Oh well........I'm thankful for the brick streets and the safe atmosphere that Bremen provides; and for another clear Fall day. I wish that all of you could be here to share it. Hope its nice wherever you are.


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Subject: RE: Thought for the day-Oct 31st BOO!
From: katlaughing
Date: 31 Oct 99 - 11:20 AM

Spaw, out here where a person can see for miles and miles, we always knew when someone was burning leaves. First thre'd be the scent, a strong, tingling woodsy smell, tickling our noses, and then we'd glance across the horizon and say soandso must be burning leaves. In the springtime, it was burning out of the irrigation ditches to keep them hopefully clog free.

Your little town sounds so lovely; a good place to raise kids, in spite of the noisy neighbour. Rather than the city gathering the leaves, in New England, a lot of people, frugal Yanks, ya know, gather them either in bags or loose piles and tuck them up against the sides of their houses, as a natural insulation against the cold and humid winters. Some of the houses up in the Berkshires are from the 1600's, old saltboxes; it is easy, seeing them with the leaves piled high, to imagine oneself slipped back in time when a body had to use every resource available to stave off death from the long winters.

Another curious old custom which I'd never seen out West, although I am sure they must've done something like it in the high country: each little hill town, usually had a town vault near the cemetery where bodies of those who died in the winter were stored until spring thaw, when they could be buried *proper*. I am sure many a ghost story arouse from that custom.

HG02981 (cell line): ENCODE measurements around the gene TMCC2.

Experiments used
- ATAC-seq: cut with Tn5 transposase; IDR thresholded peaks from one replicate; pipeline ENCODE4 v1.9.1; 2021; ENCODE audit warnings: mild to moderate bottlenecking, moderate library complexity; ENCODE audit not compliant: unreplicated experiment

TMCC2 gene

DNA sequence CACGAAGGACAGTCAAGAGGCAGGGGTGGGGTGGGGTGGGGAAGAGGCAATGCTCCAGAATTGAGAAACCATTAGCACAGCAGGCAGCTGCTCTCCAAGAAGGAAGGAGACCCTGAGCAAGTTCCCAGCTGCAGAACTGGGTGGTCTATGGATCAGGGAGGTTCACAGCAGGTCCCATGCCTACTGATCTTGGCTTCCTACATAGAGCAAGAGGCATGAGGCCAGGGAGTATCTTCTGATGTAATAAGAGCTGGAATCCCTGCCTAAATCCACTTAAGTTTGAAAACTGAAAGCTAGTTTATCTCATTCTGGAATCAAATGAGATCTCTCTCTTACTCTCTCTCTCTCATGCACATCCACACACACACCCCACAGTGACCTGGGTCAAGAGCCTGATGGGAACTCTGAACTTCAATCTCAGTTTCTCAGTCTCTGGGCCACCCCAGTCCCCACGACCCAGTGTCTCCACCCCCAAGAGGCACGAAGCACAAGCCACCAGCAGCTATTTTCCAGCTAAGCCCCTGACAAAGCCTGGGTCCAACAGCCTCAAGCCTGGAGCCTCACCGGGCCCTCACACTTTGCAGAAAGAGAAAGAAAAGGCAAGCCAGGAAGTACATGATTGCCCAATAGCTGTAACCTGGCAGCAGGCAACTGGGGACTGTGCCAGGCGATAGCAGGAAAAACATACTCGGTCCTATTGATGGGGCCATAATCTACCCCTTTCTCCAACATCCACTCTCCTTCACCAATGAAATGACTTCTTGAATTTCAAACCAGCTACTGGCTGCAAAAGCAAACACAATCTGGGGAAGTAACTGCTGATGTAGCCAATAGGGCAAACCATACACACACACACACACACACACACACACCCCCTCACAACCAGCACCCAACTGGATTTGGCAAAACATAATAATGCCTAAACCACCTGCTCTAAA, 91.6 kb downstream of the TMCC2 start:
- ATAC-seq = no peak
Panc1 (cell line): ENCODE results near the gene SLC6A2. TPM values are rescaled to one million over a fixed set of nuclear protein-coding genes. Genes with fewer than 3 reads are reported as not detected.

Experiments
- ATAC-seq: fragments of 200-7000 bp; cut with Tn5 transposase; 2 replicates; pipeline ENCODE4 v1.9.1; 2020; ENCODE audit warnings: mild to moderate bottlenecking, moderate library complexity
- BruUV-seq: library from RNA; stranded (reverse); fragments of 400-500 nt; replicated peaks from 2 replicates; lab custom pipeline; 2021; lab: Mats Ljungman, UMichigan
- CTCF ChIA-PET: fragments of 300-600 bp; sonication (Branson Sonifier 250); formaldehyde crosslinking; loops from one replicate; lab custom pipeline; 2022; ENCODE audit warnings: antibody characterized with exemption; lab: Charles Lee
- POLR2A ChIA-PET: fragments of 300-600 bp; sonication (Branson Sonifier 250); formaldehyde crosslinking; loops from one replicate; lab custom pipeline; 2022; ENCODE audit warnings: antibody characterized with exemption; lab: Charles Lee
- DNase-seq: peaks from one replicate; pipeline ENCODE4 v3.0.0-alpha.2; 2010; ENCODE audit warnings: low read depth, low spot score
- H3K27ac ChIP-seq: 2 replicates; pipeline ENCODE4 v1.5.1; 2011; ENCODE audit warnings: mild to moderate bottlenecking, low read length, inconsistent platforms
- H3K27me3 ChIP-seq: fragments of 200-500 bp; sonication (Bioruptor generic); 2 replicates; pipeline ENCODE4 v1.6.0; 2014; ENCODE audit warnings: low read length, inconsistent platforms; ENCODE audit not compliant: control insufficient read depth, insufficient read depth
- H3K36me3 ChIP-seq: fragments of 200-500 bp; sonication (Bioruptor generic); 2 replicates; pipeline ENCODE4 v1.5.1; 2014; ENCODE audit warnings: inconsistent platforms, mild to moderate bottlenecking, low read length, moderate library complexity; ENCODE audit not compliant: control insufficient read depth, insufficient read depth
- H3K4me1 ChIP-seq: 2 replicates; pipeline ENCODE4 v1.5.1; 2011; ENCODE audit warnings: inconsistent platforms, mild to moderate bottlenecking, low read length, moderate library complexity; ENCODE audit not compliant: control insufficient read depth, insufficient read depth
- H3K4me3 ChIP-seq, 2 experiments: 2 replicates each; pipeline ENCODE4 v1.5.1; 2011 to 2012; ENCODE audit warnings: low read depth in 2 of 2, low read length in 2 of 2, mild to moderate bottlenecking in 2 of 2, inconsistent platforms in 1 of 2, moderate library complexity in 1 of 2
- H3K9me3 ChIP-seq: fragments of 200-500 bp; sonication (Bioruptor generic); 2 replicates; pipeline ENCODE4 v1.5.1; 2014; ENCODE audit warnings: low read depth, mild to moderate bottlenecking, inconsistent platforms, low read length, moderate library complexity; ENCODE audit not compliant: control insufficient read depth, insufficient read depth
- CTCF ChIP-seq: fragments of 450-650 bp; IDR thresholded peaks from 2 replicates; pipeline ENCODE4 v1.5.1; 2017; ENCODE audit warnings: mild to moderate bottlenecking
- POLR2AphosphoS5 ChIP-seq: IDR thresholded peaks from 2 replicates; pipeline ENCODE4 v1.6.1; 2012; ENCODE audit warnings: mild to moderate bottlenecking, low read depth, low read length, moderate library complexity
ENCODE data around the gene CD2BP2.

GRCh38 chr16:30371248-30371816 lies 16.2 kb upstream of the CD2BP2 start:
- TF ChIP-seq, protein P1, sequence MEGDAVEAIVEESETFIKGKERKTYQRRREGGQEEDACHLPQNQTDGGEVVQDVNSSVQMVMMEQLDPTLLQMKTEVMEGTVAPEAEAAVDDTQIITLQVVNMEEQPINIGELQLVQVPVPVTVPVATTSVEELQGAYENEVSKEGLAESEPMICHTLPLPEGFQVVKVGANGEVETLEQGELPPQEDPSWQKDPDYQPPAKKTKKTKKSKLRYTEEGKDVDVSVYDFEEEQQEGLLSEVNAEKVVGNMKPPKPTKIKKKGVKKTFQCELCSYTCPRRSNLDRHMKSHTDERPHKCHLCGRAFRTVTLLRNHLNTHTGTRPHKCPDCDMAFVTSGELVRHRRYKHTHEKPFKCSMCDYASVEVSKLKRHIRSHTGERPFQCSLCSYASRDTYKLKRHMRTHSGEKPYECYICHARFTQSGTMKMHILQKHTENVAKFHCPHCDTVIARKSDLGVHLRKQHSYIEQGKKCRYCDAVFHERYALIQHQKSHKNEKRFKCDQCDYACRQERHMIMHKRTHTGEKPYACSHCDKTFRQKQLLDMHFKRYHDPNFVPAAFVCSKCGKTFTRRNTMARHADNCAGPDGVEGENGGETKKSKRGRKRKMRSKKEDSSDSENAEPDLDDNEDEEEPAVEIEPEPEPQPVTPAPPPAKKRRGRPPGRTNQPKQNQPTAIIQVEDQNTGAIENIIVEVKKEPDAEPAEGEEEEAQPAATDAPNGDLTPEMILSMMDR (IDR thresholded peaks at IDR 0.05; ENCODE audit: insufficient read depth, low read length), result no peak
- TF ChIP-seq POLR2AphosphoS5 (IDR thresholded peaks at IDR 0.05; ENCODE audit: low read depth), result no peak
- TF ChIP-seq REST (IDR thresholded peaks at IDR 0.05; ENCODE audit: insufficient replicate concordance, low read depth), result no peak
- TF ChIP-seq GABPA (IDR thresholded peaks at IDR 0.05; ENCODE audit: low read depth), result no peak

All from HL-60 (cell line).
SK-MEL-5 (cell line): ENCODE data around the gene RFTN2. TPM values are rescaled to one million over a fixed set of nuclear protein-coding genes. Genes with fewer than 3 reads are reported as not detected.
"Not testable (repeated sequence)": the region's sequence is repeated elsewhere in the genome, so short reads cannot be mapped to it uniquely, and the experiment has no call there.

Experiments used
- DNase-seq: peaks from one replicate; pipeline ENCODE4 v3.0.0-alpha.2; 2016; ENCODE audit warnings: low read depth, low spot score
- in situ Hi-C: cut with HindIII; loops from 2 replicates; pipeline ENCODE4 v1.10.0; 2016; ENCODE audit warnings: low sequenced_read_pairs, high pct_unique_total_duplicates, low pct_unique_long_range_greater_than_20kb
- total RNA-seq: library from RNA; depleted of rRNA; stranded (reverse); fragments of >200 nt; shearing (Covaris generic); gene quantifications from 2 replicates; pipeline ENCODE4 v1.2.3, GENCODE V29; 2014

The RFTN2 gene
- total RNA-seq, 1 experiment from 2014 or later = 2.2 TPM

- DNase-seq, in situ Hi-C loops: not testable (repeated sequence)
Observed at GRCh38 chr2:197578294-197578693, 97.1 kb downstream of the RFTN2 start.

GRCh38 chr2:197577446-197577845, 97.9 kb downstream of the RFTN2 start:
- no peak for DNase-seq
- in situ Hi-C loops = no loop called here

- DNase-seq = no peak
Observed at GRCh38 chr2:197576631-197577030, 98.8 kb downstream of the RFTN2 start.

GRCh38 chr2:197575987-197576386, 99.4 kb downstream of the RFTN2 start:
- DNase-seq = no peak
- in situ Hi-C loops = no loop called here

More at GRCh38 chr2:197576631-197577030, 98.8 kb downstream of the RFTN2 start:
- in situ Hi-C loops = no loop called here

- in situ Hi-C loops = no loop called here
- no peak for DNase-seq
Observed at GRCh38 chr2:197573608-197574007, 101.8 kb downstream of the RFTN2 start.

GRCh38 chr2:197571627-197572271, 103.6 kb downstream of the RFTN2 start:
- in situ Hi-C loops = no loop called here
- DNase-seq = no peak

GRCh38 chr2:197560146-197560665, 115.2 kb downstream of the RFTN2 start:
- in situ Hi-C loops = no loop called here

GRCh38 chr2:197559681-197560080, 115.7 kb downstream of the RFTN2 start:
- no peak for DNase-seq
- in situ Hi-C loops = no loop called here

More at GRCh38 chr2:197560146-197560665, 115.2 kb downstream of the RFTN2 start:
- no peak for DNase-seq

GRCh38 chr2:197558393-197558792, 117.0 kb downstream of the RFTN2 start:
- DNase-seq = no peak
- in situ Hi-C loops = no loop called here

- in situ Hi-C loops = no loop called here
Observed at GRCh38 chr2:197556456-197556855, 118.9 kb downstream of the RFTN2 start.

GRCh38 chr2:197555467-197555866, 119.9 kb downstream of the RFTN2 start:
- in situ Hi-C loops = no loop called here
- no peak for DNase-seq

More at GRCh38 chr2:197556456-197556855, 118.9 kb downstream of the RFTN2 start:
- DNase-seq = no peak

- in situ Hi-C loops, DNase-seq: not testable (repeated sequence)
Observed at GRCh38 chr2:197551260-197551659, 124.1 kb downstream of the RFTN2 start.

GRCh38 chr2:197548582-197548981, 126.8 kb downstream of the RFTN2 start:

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Subject: RE: Thought for the day-Oct 31st BOO!
From: katlaughing
Date: 31 Oct 99 - 11:41 AM

Forgot to ask, Spaw, what is Beggar's Night?

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Subject: RE: Thought for the day-Oct 31st BOO!
From: darkriver
Date: 01 Nov 99 - 12:09 AM


ah yes, the leaves' smell . . . I moved away from the New Jersey of my childhood 54 years ago, but I still remember that leafy smell. After a while on the ground it has an aroma almost like grapes that have been crushed for wine (I know that smell too, thanks to my Italian grandpa).
And you're right--it's a great loss, to no longer have that half-acrid, half-sweet smell of leafsmoke. Mebbe if we get rid of the cars we can burn leaves again?

darkriver (doug m.)

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Subject: RE: Thought for the day-Oct 31st BOO!